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April 12, 2015

Final weeks to focus on purposes, offense, offender, sentencing and post-sentencing for sex offenders

A number of stories I have recently covered on my blog leads me to conclude we would usefully bring our semester to an informative and challenging close by giving special attention to the uniquely dynamic purposes, offense/offender, sentencing/post-sentencing issues raised by an array of sex offenses and offenders.  Though I will assign some formal readings from our casebook on these topics on Tuesday, I will kick off this final segment of the course by urging everyone to cruise through the Sex Offender Sentencing archive on my main blog looking for stories they find especially interesting and thus worthy of in-class discussion.

To highlight how dynamic and challenging sex offender sentencing issues can be, consider these posts concerning notable sex offender sentencing rulings and stories making headlines just in the past few weeks and months:

Distinct goals/purposes issues:


 Distinct offense considerations:


Distinct offender considerations:


Distinct post-sentencing consequences and concerns:

I would be especially grateful if student come to class on Tuesday having reviewed many of these linked stories and with an opinion about which aspect(s) of sex offender sentencing they would like us to focus particularly upon in the final weeks of class.

April 12, 2015 in Class activities, Offense Conduct | Permalink


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At the end of class today, we were talking about which theoretical 'goal' of punishment we think most applies to sex offenders. I would echo Ryan's opinion that retribution is the most important. While I would not rank retribution high for most any other crime, I think the social stigmatization as well as the heinous nature of child molestation are compelling reasons why we as society want to see these people punished swiftly.

Typically, rehabilitation is my #1 personal goal, since many offenders are NOT receiving either LWOP or the death penalty. With sex offenders, though, I'm wary of rehabilitation. Again, part of this stems from the high rate of sex offender recidivism. Sex offenders are four times more likely to commit another sex offense upon being released from prison compared to non-sex offender prisoners. Moreover, rehabilitation is tricky because sex offenders are sometimes seen as having a specific mental illness that makes them prone to this type of activity. Though this hasn't been definitively proven through science, it adds a unique consideration into the question of whether society ought to be trying harder to face the question of rehabilitation for these individuals. For as far away as science is from establishing this link, we are even further from a cure to treat this so-called mental illness, which is clear through rates of established sex offender recidivism. And although many sex offenders suffer from other mental illnesses, getting members of society riled up about a sex offender not being rehabilitated properly before going back to society will be difficult due to the crime's stigmatization. However, maybe efforts to rehabilitate are uniquely important in the context of sex offenders. Definitely open to thoughts on this.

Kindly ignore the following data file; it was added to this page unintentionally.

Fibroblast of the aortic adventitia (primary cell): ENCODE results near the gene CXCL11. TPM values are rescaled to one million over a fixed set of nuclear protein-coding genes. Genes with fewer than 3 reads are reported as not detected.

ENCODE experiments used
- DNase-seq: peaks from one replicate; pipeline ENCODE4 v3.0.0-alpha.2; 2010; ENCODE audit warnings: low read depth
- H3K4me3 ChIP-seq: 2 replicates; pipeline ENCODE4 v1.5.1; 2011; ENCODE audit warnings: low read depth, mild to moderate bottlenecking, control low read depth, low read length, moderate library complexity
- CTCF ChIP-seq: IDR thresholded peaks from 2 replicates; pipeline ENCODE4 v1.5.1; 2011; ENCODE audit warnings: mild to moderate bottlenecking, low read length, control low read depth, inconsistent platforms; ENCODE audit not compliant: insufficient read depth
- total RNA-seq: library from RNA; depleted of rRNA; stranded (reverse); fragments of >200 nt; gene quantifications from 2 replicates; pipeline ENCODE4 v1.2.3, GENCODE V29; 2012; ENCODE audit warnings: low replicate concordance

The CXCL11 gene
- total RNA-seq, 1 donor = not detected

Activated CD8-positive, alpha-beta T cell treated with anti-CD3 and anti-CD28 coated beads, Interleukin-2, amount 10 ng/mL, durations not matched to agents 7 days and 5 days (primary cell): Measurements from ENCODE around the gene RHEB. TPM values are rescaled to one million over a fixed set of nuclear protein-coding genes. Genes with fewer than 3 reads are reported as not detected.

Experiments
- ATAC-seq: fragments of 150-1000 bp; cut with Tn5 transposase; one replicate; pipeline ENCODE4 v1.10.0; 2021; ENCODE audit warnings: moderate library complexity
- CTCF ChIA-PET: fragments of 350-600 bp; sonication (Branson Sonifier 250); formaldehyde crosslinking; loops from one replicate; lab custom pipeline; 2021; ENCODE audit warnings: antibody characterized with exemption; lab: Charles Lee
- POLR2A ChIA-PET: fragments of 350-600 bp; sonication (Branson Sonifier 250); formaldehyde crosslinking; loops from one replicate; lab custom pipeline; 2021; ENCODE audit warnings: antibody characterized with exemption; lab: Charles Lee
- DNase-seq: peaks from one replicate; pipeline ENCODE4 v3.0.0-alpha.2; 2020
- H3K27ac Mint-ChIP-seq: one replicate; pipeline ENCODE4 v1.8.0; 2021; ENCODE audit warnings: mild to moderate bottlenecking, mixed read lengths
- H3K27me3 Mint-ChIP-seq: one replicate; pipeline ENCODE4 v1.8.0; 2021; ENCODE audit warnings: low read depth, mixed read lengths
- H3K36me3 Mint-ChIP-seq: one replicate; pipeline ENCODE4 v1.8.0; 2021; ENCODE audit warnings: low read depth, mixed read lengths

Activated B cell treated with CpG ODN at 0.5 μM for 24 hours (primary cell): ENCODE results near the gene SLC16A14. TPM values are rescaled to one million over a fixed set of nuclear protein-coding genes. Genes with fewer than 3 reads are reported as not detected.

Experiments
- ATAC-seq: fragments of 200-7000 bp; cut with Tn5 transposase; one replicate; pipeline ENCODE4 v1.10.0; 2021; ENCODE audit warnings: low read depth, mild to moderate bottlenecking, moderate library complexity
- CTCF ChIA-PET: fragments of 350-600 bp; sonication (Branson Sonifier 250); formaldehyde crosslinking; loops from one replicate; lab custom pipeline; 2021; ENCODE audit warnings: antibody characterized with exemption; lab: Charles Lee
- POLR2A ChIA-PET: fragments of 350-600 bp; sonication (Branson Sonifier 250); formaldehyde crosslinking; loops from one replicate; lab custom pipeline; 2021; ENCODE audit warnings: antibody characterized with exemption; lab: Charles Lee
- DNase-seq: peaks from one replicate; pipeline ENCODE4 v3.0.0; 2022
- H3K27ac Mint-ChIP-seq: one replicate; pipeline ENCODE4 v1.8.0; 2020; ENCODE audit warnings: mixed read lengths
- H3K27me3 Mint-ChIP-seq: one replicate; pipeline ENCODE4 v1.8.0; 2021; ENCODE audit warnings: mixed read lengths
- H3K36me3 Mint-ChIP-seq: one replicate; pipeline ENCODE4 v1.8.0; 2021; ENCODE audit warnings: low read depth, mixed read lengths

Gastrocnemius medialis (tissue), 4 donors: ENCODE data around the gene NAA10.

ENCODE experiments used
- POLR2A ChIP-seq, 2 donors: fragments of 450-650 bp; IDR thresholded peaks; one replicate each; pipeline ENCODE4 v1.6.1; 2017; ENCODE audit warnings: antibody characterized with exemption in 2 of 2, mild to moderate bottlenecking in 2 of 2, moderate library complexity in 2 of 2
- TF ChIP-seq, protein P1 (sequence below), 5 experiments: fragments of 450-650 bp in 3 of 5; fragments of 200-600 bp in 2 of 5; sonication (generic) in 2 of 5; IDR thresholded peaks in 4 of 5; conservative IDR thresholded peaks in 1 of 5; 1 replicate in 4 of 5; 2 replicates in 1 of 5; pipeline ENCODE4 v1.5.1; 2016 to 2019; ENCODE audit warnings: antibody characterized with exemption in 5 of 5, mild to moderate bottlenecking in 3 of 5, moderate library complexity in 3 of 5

In the coming weeks, I'd be eager to talk more about whether or not sex crimes could be genetic and how this plays in at the sentencing phase. Is this science far enough advanced that courts would be willing to view it as an aggravating/mitigating factor? Even if it is, should it be considered at all?

Posted by: Kelly Flanigan | Apr 14, 2015 4:30:45 PM

Here's a link to a great anecdotal video produced by the North Carolina Justice Center a back about the impact of GS 14-208.18 (as mentioned in "Can a sheriff prohibit sex offenders from a church that is sometimes a school?") https://www.youtube.com/watch?v=P3bN64CAWwo

In regards to our discussion Wednesday, I definitely agree that the "swiftness and certainty of punishment" factor is fundamentally important to address when determining deterrence impacts on the "nurture" side of the joe frat boy context. It’s questionable whether your run of the mill joe frat boy would be deterred, or rather recidivism encouraged through sex offender registration requirements.
However, our current perception and treatment of joe frat boy in the criminal justice system with regards to this factor (as well as disproportionate enforcement issues) is counterintuitive to both deterrent and retributive purposes.
Solutions I would propose to these issues wouldn’t be in the sentencing context (typical I know).

Posted by: Dilynn Roettker | Apr 16, 2015 3:07:44 PM

I found this PDF from Christian Ministries Insurance that describes the procedures and paperwork that a sex offender must complete before he is able to attend these services…


Posted by: Hallie Saferin | Apr 23, 2015 3:19:21 PM

ARGHHHH none of my comments are posting!!!!

Posted by: Hallie Saferin | Apr 23, 2015 3:20:08 PM

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